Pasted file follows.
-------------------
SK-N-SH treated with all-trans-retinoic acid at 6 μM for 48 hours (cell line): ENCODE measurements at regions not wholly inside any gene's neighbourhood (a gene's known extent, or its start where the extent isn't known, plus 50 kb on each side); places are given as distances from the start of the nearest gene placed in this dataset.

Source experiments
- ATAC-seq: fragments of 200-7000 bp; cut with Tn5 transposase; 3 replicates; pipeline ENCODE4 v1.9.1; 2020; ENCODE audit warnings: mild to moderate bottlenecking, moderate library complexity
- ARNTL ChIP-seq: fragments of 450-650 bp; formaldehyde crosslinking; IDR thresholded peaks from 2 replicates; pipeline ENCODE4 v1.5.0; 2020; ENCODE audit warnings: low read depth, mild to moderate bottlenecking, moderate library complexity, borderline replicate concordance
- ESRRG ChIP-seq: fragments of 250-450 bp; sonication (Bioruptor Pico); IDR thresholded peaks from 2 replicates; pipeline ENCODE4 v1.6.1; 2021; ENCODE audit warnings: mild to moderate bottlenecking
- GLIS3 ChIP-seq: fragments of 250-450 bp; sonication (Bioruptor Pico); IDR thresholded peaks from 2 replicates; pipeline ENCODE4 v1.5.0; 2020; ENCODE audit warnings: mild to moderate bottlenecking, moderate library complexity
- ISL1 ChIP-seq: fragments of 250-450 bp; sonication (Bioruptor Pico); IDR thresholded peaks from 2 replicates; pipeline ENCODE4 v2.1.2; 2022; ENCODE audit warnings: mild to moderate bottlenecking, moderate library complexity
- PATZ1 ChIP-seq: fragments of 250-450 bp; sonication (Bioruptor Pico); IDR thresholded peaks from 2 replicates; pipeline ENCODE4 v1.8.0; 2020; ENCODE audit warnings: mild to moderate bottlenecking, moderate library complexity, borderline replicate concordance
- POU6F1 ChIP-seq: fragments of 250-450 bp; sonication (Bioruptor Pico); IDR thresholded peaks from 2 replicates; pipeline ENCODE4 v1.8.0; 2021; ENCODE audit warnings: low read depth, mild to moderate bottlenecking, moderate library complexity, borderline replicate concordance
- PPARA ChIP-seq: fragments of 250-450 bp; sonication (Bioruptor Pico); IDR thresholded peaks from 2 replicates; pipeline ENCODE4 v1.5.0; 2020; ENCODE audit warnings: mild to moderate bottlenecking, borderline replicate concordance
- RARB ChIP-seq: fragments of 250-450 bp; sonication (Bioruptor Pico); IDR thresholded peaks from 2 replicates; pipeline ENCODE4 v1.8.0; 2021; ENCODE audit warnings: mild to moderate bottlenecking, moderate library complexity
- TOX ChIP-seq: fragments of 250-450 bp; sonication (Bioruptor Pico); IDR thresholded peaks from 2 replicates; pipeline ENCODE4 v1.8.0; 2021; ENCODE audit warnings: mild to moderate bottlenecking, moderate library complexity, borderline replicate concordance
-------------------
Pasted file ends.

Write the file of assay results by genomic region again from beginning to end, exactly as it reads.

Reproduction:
SK-N-SH treated with all-trans-retinoic acid at 6 μM for 48 hours (cell line): ENCODE measurements at regions not wholly inside any gene's neighbourhood (a gene's known extent, or its start where the extent isn't known, plus 50 kb on each side); places are given as distances from the start of the nearest gene placed in this dataset.

Source experiments
- ATAC-seq: fragments of 200-7000 bp; cut with Tn5 transposase; 3 replicates; pipeline ENCODE4 v1.9.1; 2020; ENCODE audit warnings: mild to moderate bottlenecking, moderate library complexity
- ARNTL ChIP-seq: fragments of 450-650 bp; formaldehyde crosslinking; IDR thresholded peaks from 2 replicates; pipeline ENCODE4 v1.5.0; 2020; ENCODE audit warnings: low read depth, mild to moderate bottlenecking, moderate library complexity, borderline replicate concordance
- ESRRG ChIP-seq: fragments of 250-450 bp; sonication (Bioruptor Pico); IDR thresholded peaks from 2 replicates; pipeline ENCODE4 v1.6.1; 2021; ENCODE audit warnings: mild to moderate bottlenecking
- GLIS3 ChIP-seq: fragments of 250-450 bp; sonication (Bioruptor Pico); IDR thresholded peaks from 2 replicates; pipeline ENCODE4 v1.5.0; 2020; ENCODE audit warnings: mild to moderate bottlenecking, moderate library complexity
- ISL1 ChIP-seq: fragments of 250-450 bp; sonication (Bioruptor Pico); IDR thresholded peaks from 2 replicates; pipeline ENCODE4 v2.1.2; 2022; ENCODE audit warnings: mild to moderate bottlenecking, moderate library complexity
- PATZ1 ChIP-seq: fragments of 250-450 bp; sonication (Bioruptor Pico); IDR thresholded peaks from 2 replicates; pipeline ENCODE4 v1.8.0; 2020; ENCODE audit warnings: mild to moderate bottlenecking, moderate library complexity, borderline replicate concordance
- POU6F1 ChIP-seq: fragments of 250-450 bp; sonication (Bioruptor Pico); IDR thresholded peaks from 2 replicates; pipeline ENCODE4 v1.8.0; 2021; ENCODE audit warnings: low read depth, mild to moderate bottlenecking, moderate library complexity, borderline replicate concordance
- PPARA ChIP-seq: fragments of 250-450 bp; sonication (Bioruptor Pico); IDR thresholded peaks from 2 replicates; pipeline ENCODE4 v1.5.0; 2020; ENCODE audit warnings: mild to moderate bottlenecking, borderline replicate concordance
- RARB ChIP-seq: fragments of 250-450 bp; sonication (Bioruptor Pico); IDR thresholded peaks from 2 replicates; pipeline ENCODE4 v1.8.0; 2021; ENCODE audit warnings: mild to moderate bottlenecking, moderate library complexity
- TOX ChIP-seq: fragments of 250-450 bp; sonication (Bioruptor Pico); IDR thresholded peaks from 2 replicates; pipeline ENCODE4 v1.8.0; 2021; ENCODE audit warnings: mild to moderate bottlenecking, moderate library complexity, borderline replicate concordance